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This is a great rationale. I would like to add on that D is wrong because Radicular Neuropathy of the anterior lumbar roots would (1) be painful [radicular neuropathy is characterized by radiating pain (hence the word “Radicular”); this patient has numbness and tingling, not pain] and (2) because the anterior lumbar roots are the motor roots and do not carry sensory innervation. This patient is having a problem with his dorsal spinal cord (not anterior/ventral).
Want to clarify that "radiculopathy" is not synonymous with pain. Radiculopathy can cause pain, weakness, or numbness.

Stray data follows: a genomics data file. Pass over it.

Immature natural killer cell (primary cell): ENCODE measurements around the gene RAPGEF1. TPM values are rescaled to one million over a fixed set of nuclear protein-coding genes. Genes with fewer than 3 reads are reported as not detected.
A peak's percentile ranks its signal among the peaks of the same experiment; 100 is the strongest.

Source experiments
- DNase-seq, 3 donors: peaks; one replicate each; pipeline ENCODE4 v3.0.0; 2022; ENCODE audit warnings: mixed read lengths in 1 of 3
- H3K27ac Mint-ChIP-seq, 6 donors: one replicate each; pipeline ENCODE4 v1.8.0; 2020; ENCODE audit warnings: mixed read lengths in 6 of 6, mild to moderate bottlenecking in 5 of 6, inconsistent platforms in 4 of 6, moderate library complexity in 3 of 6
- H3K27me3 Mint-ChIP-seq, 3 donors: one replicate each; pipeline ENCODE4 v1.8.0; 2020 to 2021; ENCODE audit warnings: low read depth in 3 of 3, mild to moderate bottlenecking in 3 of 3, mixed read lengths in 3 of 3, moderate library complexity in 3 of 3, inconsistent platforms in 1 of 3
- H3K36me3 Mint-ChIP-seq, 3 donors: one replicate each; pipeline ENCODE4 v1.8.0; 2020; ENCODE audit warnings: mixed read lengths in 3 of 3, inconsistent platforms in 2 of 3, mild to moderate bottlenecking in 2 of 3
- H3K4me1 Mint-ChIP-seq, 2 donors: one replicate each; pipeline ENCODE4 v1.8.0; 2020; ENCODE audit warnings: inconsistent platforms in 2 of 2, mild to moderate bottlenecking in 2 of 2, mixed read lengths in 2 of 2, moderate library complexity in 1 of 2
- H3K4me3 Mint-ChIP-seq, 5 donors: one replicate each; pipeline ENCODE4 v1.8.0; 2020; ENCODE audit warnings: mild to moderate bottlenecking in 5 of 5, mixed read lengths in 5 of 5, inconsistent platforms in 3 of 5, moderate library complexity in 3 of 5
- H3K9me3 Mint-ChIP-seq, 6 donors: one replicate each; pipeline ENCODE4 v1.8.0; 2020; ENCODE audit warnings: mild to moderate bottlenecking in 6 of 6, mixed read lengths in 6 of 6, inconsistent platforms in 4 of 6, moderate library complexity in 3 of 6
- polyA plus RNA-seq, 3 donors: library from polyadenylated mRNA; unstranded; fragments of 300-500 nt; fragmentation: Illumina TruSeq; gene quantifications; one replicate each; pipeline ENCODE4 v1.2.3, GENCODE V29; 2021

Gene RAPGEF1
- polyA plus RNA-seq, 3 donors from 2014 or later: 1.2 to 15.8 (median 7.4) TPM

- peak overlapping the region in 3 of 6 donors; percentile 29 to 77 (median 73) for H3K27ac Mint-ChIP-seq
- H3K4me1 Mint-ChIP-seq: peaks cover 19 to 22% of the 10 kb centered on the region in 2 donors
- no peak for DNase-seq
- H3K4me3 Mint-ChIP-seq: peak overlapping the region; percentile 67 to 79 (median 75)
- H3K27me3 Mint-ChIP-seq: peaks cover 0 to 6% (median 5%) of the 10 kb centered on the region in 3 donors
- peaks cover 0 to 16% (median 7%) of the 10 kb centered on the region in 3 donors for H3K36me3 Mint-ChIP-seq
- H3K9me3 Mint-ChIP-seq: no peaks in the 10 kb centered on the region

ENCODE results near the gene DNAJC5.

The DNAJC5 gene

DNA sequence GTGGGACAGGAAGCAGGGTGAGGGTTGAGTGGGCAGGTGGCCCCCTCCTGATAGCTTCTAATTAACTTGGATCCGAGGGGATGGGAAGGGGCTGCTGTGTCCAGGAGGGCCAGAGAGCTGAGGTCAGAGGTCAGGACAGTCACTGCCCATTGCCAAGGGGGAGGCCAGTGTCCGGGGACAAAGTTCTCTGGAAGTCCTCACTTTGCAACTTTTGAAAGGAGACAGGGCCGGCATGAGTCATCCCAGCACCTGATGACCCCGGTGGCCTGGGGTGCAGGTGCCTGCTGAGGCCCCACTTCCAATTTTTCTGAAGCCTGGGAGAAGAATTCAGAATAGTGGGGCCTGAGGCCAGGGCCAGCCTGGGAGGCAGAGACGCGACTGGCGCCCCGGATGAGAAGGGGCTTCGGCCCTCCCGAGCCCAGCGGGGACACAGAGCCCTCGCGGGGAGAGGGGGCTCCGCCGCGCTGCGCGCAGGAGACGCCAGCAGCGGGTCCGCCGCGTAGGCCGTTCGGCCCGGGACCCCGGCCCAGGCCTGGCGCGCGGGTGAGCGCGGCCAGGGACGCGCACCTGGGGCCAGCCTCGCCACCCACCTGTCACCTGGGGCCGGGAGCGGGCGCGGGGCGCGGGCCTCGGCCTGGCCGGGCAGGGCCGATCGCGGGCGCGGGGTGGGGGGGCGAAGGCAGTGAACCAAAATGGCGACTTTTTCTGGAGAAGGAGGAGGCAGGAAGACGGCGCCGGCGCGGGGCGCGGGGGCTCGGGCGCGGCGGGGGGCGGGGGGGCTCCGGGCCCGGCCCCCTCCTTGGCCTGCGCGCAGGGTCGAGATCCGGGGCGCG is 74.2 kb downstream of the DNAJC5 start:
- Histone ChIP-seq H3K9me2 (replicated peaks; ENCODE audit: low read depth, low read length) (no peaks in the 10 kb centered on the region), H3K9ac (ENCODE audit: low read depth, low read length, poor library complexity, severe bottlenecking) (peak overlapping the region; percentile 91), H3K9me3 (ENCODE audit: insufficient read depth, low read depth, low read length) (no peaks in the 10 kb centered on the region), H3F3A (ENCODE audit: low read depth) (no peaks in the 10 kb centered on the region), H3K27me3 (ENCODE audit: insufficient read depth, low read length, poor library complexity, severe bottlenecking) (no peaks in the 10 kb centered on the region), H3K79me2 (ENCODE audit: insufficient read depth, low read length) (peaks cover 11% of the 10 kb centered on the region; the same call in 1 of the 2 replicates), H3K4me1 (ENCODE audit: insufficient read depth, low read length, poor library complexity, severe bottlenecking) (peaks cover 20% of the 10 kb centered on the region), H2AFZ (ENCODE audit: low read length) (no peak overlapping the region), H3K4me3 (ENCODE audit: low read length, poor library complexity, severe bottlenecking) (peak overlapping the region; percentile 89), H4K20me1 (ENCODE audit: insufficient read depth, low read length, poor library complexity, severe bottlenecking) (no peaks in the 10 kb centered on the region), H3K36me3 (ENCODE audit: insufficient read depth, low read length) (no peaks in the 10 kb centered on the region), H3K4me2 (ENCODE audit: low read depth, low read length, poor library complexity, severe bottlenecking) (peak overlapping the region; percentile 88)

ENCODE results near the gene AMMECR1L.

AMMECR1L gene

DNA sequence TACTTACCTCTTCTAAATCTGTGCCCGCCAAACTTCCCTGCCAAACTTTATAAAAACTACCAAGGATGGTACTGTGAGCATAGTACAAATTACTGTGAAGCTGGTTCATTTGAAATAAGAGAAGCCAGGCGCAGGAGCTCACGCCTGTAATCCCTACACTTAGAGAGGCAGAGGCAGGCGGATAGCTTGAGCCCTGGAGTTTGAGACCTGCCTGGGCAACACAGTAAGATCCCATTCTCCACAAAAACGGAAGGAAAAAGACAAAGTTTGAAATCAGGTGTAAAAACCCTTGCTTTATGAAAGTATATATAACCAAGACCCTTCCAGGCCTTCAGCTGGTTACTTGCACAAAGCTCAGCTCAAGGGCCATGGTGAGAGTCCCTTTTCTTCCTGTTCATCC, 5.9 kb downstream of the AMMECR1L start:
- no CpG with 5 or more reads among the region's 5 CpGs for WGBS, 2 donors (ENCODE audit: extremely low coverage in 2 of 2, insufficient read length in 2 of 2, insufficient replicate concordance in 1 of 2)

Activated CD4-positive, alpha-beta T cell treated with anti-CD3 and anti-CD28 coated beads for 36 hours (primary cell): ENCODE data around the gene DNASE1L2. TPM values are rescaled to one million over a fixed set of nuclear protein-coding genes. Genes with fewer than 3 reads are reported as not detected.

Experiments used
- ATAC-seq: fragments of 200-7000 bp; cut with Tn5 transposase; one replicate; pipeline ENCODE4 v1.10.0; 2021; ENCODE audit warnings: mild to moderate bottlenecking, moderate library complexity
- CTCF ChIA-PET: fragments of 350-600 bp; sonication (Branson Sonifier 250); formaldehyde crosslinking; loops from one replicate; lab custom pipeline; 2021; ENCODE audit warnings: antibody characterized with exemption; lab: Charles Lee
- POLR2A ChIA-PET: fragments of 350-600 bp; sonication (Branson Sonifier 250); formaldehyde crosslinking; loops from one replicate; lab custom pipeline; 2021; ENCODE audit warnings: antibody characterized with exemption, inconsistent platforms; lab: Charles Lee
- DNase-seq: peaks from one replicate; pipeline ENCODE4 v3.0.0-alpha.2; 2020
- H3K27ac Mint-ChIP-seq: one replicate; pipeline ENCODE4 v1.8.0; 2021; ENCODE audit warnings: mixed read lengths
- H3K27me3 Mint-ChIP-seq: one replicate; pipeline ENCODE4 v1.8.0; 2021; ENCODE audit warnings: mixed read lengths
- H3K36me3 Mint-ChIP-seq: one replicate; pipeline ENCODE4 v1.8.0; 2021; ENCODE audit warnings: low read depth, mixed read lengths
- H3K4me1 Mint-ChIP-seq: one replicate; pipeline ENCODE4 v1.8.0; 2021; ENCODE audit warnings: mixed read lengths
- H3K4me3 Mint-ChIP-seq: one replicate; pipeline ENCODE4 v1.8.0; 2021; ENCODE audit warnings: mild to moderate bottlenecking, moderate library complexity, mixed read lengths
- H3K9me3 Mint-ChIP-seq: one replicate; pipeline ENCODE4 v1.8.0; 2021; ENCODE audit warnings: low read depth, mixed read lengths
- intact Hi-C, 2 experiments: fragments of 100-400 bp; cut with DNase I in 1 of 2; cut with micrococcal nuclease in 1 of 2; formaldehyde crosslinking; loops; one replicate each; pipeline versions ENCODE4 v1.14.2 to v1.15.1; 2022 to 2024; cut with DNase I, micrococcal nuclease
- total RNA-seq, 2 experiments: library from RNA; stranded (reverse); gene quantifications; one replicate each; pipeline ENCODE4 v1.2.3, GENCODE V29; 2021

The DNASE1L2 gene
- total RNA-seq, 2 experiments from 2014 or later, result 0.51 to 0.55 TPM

I think the only reason Choice D. was incorrect because it discussed the "anterior lumbar roots", which would affect motor function.
Radiculopathy is damage to the actual nerve itself, wouldnt that make it a LMN lesion and babinski would be negative?
Also explains the splenomegaly. If you have thrombosed splenic vein, the blood will pool in the spleen, can also cause expansion of red pulp of spleen.